In 2004, FC and Sancom entered into an agreement that provided that Sancom would host FC's conference call bridges on its premises in Mitchell, South Dakota. Docket 407 at 6. FC guaranteed its conference call bridges would increase call traffic to Sancom's service area, and in return, Sancom paid FC a “marketing fee” of 2 cents for each minute of call traffic that terminated at FC's conference call bridges. Id. Thus, FC increased the volume of call traffic IXCs delivered to Sancom and Sancom subsequently billed IXCs under its tariff for the increased traffic. Id. Sancom would then pay FC its marketing fee. Id. In effect, this contract resulted in Sancom and FC splitting the access charges paid by the IXCs on calls destined for FC's conference bridges. Id.

         “Today, it is well-settled that an LEC cannot bill an IXC under its tariff for calls ‘terminated' at a conference call bridge when the conference calling company does not pay a fee for the LEC's services.” Free Conferencing, 837 F.3d at 894. At the time that FC and Sancom first entered into their contract, however, that issue had not been litigated. Id. Then in 2009, the FCC “held that an LEC could not charge an IXC under its tariff for calls delivered to a conference call bridge when the conference call company did not pay a fee to subscribe to the LEC's services.” Id. at 894 (citing to Farmers II, 24 F.C.C. Rcd. at 14801).

         In May 2014, this court held a bench trial on Qwest's claims against FC and ruled in favor of FC on all claims. Id. at 892. On appeal, the Eighth Circuit Court of Appeals upheld this court's judgment finding against Qwest on Qwest's claims of intentional interference with a business relationship and unfair competition. Id. at 893. But the Eighth Circuit reversed and remanded this court's judgment on Qwest's claim for unjust enrichment. Id.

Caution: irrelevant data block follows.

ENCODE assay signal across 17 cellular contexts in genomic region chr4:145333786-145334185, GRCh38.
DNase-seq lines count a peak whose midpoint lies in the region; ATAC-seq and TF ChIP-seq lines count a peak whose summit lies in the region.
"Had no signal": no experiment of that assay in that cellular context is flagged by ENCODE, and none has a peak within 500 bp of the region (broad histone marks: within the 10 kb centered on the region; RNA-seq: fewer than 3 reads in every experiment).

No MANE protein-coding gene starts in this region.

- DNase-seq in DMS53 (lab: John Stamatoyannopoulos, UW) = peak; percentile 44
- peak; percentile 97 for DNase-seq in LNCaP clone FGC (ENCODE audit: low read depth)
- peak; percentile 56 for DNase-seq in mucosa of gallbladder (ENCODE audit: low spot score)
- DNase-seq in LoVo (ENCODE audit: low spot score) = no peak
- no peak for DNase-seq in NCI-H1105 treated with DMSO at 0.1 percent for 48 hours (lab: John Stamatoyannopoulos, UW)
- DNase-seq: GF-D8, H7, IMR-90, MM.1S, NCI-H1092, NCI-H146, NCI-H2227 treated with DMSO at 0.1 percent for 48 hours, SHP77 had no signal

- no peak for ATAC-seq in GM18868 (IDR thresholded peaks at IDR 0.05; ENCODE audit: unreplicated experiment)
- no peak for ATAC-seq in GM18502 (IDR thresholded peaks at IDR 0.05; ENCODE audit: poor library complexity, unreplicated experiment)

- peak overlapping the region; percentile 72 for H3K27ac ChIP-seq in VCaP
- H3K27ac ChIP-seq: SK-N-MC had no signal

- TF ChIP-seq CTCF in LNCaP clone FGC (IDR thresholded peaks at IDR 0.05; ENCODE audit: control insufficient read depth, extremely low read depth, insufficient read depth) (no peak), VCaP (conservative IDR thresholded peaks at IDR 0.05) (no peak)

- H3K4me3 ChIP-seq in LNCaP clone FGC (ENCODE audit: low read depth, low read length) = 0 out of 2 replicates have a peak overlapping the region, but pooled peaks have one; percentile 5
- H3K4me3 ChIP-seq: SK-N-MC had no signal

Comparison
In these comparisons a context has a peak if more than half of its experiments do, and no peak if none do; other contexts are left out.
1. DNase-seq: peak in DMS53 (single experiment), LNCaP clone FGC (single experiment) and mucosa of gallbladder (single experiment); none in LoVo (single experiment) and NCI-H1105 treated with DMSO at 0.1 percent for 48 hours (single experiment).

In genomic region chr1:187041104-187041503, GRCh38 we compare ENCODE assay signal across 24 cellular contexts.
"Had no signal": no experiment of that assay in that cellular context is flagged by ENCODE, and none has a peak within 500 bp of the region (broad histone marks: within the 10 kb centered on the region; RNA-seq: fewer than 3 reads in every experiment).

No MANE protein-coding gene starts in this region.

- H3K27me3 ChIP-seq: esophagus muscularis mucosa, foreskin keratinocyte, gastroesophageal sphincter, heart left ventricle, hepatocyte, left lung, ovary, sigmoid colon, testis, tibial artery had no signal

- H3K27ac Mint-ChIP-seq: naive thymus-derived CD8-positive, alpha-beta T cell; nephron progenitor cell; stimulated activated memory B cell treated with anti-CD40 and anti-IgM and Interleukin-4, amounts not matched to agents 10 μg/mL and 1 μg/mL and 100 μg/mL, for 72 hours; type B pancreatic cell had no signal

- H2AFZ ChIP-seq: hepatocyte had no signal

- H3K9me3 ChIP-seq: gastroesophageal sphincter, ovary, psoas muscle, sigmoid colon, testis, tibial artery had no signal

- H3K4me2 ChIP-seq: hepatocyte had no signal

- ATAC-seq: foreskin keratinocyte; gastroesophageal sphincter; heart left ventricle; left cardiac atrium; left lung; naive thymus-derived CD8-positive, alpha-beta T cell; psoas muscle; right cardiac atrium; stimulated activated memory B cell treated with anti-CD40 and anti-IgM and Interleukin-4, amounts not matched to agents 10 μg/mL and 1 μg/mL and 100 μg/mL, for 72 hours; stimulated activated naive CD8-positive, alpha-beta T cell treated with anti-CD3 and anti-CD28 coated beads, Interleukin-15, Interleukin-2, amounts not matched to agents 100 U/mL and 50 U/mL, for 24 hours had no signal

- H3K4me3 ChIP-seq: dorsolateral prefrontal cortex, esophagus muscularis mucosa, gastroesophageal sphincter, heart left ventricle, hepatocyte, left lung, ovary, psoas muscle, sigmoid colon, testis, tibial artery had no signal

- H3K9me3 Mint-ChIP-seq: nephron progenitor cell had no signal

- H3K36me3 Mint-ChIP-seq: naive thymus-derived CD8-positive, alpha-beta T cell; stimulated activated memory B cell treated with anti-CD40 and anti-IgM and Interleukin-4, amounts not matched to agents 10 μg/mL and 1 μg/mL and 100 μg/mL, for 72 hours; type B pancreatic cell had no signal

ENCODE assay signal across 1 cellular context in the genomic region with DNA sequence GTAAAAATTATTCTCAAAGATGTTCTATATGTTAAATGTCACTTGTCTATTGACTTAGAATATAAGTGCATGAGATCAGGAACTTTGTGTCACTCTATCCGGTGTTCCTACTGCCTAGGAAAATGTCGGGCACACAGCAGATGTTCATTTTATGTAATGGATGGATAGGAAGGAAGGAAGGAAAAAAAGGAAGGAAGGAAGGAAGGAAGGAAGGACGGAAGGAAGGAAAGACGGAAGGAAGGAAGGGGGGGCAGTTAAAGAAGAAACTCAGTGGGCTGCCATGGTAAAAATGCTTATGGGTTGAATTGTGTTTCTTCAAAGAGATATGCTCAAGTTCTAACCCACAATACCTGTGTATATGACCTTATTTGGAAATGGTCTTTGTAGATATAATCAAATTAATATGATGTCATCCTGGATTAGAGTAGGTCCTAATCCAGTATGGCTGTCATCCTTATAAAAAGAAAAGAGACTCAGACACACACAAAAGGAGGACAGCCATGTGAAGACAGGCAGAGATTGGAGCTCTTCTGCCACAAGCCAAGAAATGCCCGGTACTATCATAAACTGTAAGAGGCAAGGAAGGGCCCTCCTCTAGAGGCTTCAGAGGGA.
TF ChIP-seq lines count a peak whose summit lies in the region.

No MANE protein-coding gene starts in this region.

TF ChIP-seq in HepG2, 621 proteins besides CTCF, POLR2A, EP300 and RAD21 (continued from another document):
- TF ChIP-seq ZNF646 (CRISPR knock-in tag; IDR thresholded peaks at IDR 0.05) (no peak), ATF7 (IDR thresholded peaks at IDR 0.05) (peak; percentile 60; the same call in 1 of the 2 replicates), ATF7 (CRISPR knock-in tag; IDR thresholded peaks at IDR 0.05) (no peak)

DISCUSSION

         To prove a claim for unjust enrichment under South Dakota law, “the plaintiff must prove (1) it conferred a benefit upon another; (2) the other accepted or acquiesced in that benefit; and (3) it would be inequitable to allow the other to retain that benefit without paying.” Id. at 899 (citing to Dowling Family P'ship v. Midland Farms, 865 N.W.2d 854, 862 (S.D. 2015). “[T]he relevant inquiry is whether the circumstances are such that equitably the beneficiary should restore to the benefactor the benefit or its value.” Hofeldt v. Mehling, 658 N.W.2d 783, 788 (S.D. 2003).

         Here, Qwest has shown that it conferred a benefit upon FC and that FC accepted that benefit. The only issue is whether it would be inequitable to allow FC to retain that benefit without paying Qwest. In South Dakota, “[u]njust enrichment . . . allows an award of restitution for the value of the benefit unjustly received, rather than the value of the services provided.” Johnson v. Larson, 779 N.W.2d 412, 418 (S.D. 2010). “South Dakota measures damages for unjust enrichment based on the amount the beneficiary received unjustly, not the amount the benefactor lost.” Free Conferencing, 837 F.3d at 900.

         In Parker v. Western Dakota Insurors, Inc., 605 N.W.2d 181, 187 (S.D. 2000), the South Dakota Supreme Court found that plaintiff could not maintain a claim for unjust enrichment against defendant because the defendant paid for the benefit. Defendant purchased substantially all of a competing insurance agency's income-generating assets and the purchase agreement specifically excluded any of the insurance agency's debts or accounts payable. Id. at 183-84. Plaintiff, a former insurance agent, was entitled to a portion of her commissions from the insurance agency, but defendant never made payments to plaintiff after it purchased the agency's assets. Id. at 184. The South Dakota Supreme Court found that defendant had received a benefit from plaintiff and was aware of the benefit, but that it was not inequitable for defendant to keep the benefit because it paid for it. Id. at 187. The Court found that the insurance agency ...